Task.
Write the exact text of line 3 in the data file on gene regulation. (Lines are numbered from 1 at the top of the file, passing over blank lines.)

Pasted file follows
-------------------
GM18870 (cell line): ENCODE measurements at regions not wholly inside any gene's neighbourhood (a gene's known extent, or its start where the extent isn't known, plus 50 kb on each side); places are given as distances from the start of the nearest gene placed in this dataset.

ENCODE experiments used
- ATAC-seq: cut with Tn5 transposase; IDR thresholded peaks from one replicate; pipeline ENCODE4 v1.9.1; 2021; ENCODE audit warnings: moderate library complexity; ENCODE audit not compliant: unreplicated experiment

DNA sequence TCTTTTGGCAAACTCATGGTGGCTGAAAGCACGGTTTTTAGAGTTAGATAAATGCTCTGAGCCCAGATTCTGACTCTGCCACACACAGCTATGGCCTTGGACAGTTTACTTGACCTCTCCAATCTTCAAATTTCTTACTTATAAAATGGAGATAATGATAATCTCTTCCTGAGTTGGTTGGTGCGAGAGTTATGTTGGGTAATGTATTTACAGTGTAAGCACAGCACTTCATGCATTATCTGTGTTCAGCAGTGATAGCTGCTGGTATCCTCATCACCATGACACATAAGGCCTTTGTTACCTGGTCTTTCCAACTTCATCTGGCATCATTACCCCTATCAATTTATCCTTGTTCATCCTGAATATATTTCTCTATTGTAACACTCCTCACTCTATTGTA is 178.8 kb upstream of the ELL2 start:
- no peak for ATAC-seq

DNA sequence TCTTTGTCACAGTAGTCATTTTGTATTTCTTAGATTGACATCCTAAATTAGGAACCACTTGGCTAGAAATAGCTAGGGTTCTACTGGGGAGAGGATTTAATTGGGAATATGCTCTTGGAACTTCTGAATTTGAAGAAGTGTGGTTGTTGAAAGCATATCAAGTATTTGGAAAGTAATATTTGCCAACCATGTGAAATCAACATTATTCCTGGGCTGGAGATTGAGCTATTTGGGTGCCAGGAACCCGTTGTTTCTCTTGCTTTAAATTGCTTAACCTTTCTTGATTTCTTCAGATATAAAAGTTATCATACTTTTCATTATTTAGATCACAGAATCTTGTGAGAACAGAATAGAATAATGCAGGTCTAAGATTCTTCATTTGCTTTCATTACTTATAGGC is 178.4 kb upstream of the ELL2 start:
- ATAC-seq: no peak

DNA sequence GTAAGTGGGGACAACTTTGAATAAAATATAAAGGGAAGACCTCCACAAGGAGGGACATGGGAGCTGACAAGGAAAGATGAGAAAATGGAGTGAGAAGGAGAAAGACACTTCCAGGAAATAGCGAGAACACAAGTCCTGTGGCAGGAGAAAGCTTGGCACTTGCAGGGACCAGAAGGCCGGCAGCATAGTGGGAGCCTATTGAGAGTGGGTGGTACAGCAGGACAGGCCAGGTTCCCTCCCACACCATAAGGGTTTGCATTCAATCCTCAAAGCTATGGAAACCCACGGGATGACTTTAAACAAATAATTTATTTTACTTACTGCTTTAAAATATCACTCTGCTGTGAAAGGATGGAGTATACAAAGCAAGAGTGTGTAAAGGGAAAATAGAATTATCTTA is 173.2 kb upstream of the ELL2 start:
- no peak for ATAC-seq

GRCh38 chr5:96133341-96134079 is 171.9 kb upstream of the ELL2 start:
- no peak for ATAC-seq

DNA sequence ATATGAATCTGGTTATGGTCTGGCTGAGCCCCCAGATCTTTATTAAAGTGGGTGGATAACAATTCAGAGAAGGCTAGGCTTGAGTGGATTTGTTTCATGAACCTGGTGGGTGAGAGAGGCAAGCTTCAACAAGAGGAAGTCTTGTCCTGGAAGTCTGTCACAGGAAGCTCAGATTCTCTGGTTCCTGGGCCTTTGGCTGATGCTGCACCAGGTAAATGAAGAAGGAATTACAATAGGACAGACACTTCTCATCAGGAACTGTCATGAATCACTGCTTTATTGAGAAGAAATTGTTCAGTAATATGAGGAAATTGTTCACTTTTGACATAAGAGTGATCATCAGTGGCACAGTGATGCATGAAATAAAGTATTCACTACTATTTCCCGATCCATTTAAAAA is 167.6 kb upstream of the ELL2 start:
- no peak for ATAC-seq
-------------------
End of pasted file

- ATAC-seq: cut with Tn5 transposase; IDR thresholded peaks from one replicate; pipeline ENCODE4 v1.9.1; 2021; ENCODE audit warnings: moderate library complexity; ENCODE audit not compliant: unreplicated experiment